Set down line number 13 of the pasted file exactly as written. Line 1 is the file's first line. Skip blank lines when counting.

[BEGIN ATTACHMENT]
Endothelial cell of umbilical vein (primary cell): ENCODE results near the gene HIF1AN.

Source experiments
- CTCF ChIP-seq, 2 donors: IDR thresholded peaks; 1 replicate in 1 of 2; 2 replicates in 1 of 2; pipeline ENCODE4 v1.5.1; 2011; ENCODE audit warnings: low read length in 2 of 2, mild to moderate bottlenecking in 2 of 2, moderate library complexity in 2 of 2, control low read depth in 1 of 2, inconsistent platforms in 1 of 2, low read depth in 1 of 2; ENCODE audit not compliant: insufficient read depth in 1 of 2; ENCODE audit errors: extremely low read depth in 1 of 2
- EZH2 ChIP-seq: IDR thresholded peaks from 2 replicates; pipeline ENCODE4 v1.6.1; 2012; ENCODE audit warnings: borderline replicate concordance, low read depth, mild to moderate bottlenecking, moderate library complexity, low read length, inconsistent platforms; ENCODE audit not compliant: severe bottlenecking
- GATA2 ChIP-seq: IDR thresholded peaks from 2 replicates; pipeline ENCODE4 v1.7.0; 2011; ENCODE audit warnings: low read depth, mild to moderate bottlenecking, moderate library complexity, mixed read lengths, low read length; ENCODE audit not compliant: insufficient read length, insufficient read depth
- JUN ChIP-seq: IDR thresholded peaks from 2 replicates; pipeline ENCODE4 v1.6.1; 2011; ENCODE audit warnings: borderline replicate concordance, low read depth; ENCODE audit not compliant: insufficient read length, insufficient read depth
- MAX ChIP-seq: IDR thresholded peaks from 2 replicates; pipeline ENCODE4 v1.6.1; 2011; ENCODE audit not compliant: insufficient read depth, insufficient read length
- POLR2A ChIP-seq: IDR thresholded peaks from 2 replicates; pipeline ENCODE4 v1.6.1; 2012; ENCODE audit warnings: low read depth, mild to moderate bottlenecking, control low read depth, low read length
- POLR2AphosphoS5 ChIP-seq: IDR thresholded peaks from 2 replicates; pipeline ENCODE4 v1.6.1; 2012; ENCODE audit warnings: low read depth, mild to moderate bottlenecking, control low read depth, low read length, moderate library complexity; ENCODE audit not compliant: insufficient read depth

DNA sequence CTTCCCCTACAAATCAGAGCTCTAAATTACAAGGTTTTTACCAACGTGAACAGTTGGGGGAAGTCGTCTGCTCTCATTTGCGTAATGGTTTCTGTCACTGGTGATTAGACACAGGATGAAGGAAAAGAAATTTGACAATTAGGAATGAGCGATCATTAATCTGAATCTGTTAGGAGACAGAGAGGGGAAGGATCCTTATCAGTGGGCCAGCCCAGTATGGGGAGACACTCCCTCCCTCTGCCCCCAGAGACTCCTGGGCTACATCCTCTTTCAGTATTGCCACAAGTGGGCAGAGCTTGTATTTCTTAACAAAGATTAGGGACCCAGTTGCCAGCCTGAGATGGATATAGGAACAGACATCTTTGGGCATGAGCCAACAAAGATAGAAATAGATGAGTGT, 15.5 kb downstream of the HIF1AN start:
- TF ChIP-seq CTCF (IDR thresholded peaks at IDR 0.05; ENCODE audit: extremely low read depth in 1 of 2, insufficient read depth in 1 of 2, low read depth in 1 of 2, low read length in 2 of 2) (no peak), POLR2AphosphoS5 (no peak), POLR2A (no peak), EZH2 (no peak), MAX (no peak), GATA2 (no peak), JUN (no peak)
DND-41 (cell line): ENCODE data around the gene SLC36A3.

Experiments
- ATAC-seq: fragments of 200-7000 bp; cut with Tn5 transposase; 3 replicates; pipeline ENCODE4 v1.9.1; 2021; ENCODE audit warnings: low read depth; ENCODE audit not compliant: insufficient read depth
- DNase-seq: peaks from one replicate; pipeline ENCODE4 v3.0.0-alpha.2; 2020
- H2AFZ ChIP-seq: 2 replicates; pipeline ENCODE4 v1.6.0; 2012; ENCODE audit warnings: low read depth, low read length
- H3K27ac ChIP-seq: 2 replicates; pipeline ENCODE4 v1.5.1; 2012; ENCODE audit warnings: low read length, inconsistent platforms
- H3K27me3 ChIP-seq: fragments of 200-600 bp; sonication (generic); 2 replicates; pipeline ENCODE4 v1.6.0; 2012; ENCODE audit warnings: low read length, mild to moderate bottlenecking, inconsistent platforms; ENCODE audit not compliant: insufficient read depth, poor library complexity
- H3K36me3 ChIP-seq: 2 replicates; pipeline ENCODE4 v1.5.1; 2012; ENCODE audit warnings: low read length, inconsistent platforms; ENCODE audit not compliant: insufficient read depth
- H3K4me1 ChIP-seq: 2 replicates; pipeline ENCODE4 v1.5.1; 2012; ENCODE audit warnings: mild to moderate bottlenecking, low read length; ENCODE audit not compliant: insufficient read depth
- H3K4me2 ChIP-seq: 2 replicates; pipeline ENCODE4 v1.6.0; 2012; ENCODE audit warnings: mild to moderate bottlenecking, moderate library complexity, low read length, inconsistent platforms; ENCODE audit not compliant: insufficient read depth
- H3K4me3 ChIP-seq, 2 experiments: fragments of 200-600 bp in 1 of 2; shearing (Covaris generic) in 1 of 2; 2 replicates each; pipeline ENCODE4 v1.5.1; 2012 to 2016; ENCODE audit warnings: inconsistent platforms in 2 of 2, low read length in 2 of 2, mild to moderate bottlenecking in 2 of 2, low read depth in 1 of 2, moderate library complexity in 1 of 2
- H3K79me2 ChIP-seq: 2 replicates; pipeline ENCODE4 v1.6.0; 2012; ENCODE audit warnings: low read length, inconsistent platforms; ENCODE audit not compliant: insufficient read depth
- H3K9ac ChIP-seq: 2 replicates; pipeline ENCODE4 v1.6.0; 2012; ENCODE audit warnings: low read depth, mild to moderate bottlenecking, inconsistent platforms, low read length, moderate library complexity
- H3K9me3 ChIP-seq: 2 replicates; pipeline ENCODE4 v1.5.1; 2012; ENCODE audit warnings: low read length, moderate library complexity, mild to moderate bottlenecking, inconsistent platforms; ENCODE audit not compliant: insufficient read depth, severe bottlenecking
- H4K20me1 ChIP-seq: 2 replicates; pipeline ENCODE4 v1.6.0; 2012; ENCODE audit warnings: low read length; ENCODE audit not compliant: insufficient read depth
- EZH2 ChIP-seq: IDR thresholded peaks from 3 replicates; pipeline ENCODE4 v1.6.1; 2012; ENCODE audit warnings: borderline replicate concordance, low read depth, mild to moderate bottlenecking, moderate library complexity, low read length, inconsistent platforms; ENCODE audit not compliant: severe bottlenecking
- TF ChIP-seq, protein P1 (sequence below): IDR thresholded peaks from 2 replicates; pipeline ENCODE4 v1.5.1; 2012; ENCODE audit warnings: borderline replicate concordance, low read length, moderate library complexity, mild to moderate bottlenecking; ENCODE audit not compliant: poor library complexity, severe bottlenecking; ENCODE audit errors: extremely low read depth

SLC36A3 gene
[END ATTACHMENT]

Experiments